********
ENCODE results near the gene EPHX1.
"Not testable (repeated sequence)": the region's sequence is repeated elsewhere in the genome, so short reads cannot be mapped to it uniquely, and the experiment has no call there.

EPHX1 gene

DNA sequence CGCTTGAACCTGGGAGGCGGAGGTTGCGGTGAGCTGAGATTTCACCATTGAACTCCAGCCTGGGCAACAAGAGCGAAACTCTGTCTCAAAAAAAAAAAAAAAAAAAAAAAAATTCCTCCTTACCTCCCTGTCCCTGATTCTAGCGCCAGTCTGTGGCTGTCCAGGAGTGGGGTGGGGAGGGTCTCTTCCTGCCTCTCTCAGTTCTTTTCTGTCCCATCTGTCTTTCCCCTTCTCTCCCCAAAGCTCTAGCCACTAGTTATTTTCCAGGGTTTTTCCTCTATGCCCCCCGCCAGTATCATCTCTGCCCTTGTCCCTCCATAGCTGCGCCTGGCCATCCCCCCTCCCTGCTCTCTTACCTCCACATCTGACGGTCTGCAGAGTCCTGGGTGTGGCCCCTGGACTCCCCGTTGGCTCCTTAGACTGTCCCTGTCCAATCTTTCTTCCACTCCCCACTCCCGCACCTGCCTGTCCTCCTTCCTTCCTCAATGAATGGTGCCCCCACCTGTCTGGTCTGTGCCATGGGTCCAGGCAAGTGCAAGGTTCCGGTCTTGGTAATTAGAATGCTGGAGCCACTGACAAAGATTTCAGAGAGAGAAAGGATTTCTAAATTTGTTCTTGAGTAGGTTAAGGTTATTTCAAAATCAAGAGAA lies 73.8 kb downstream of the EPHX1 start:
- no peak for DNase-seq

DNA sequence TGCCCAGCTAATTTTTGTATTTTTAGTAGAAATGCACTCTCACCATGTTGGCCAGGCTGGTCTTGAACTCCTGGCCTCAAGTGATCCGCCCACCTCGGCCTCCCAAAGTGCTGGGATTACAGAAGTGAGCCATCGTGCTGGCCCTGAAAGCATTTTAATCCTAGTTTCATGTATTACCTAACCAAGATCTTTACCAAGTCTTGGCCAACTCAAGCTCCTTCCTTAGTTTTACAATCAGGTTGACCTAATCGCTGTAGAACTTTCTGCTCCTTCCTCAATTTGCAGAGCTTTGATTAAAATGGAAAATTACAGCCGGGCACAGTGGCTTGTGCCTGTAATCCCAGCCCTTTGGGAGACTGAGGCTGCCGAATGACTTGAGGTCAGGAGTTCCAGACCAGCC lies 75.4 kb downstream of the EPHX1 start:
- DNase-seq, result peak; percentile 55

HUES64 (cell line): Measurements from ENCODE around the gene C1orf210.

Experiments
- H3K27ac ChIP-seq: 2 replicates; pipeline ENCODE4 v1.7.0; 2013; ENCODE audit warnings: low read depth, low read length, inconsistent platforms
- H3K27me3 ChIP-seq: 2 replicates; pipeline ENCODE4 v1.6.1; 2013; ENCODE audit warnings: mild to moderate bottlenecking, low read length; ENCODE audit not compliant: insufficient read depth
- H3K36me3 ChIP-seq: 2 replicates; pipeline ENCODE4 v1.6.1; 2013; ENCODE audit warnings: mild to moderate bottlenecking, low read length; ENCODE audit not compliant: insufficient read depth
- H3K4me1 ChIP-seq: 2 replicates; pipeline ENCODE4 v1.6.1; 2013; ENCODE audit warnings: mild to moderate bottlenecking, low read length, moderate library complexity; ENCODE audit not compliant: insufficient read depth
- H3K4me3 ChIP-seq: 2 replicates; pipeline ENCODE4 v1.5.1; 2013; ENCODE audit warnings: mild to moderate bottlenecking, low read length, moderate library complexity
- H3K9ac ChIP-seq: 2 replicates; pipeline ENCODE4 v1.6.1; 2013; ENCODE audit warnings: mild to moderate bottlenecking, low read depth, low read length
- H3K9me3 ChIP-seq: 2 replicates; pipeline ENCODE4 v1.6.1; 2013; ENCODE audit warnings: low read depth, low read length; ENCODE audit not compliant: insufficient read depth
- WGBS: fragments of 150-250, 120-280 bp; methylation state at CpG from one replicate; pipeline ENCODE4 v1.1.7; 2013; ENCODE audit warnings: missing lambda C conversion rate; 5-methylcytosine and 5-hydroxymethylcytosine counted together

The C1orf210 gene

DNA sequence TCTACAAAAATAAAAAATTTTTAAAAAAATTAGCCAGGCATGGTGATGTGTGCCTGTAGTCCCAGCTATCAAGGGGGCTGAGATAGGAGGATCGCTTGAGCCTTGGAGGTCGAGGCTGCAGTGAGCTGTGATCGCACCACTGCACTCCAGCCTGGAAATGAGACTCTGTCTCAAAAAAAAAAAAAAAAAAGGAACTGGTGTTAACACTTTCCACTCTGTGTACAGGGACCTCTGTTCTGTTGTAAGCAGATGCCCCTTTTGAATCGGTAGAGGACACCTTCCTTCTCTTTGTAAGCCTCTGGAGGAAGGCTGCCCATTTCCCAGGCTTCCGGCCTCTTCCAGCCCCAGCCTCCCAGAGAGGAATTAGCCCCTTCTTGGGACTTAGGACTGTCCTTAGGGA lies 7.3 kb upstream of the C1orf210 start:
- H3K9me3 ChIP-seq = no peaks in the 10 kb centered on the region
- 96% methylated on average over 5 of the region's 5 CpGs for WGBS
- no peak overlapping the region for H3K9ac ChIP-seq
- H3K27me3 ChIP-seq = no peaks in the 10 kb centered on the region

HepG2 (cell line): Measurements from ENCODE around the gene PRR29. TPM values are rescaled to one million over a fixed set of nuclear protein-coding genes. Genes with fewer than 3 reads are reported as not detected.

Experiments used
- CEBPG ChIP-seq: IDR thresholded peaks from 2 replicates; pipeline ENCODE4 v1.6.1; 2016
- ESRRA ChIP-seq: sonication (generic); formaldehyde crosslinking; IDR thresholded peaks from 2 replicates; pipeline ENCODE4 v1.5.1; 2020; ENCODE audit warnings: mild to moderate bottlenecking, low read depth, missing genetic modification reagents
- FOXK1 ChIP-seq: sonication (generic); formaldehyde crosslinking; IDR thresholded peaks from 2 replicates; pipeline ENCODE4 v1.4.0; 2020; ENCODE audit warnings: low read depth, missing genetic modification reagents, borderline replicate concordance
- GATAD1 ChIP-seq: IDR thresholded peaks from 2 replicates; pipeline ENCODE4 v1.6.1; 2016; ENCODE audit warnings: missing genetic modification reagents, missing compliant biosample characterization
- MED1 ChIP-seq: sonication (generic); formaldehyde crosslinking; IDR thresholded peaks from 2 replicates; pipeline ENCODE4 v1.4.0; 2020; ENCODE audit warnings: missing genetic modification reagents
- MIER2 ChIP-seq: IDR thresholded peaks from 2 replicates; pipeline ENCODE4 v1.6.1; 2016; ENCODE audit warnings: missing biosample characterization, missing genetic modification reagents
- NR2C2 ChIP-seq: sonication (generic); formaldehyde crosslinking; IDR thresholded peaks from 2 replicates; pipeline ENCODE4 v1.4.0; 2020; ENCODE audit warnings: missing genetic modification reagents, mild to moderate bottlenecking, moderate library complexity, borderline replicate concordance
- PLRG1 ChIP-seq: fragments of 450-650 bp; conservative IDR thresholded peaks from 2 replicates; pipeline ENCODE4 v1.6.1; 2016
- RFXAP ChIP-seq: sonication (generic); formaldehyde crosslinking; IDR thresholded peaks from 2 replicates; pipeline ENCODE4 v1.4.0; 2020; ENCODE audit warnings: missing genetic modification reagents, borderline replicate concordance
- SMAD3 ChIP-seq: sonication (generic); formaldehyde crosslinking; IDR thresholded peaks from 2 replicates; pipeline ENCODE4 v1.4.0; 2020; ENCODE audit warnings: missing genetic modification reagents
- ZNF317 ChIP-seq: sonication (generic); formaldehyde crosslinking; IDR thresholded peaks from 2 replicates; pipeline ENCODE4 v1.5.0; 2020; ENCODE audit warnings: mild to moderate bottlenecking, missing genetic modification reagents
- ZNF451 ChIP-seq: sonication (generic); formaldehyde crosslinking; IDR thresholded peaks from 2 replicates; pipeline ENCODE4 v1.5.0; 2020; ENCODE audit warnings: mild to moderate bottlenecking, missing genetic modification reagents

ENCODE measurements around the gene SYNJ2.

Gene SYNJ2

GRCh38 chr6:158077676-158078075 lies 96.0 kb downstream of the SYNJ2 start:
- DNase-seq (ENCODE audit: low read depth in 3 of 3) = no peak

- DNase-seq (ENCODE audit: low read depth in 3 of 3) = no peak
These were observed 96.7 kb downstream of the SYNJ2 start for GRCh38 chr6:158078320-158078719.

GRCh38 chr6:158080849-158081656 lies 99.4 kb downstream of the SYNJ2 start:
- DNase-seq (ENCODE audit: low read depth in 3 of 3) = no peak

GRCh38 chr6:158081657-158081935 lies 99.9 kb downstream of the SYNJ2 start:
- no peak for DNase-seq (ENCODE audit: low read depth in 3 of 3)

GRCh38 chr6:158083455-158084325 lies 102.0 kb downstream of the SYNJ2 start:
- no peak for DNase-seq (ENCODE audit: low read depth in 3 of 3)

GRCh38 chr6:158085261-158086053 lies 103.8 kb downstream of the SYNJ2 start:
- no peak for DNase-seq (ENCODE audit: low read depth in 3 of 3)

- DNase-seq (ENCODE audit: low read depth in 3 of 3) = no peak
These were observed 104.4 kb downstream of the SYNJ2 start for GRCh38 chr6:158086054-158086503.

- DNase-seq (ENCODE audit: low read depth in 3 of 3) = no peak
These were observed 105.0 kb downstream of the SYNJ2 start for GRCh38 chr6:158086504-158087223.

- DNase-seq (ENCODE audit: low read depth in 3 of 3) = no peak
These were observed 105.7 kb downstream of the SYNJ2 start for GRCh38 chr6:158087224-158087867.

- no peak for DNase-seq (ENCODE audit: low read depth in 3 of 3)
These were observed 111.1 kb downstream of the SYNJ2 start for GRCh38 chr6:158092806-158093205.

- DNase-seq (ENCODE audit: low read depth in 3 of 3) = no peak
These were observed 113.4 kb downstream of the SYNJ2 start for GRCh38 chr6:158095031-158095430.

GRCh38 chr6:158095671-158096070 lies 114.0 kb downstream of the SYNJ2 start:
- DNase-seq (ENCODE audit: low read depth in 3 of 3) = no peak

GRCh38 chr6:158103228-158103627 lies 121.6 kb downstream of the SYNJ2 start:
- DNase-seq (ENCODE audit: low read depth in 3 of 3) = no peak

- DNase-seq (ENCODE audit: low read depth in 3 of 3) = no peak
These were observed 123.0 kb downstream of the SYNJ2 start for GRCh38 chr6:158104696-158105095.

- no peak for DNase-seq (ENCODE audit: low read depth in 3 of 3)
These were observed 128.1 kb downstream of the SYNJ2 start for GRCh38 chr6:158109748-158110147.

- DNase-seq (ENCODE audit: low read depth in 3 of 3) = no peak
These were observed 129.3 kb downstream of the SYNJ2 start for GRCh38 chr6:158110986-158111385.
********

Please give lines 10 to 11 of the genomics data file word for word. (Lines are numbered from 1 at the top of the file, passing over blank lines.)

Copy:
- H3K27ac ChIP-seq: 2 replicates; pipeline ENCODE4 v1.7.0; 2013; ENCODE audit warnings: low read depth, low read length, inconsistent platforms
- H3K27me3 ChIP-seq: 2 replicates; pipeline ENCODE4 v1.6.1; 2013; ENCODE audit warnings: mild to moderate bottlenecking, low read length; ENCODE audit not compliant: insufficient read depth